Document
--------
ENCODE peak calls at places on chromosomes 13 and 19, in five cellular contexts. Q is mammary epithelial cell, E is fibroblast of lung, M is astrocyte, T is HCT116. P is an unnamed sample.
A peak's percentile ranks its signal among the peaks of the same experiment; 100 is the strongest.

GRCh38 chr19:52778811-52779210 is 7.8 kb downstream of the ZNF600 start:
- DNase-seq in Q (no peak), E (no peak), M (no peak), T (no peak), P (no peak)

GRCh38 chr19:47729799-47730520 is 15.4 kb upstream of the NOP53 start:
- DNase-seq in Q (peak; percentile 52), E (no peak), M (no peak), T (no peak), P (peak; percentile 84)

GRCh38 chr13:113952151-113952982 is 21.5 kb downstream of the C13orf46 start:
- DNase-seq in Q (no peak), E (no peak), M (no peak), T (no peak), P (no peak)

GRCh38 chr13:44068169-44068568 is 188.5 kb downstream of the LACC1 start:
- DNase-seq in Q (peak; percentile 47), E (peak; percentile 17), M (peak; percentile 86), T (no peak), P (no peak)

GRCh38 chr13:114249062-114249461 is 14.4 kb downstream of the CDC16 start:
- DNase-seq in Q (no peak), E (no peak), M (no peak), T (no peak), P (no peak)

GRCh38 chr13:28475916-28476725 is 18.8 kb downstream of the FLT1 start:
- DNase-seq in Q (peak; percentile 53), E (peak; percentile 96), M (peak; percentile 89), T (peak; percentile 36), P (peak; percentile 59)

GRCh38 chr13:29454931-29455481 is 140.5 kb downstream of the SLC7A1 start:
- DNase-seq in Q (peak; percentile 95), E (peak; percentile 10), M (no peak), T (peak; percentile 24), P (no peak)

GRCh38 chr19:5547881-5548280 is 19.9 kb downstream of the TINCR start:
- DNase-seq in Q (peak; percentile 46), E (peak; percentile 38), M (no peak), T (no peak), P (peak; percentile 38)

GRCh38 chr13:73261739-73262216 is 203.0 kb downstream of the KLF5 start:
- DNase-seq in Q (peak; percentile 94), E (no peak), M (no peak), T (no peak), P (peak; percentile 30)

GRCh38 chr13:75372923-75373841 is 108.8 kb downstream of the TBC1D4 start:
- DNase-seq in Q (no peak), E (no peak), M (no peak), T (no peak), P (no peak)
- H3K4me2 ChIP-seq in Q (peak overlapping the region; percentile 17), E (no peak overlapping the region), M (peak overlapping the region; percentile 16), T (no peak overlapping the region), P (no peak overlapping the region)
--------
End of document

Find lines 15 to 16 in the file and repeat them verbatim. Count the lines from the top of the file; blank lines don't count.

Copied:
GRCh38 chr13:29454931-29455481 is 140.5 kb downstream of the SLC7A1 start:
- DNase-seq in Q (peak; percentile 95), E (peak; percentile 10), M (no peak), T (peak; percentile 24), P (no peak)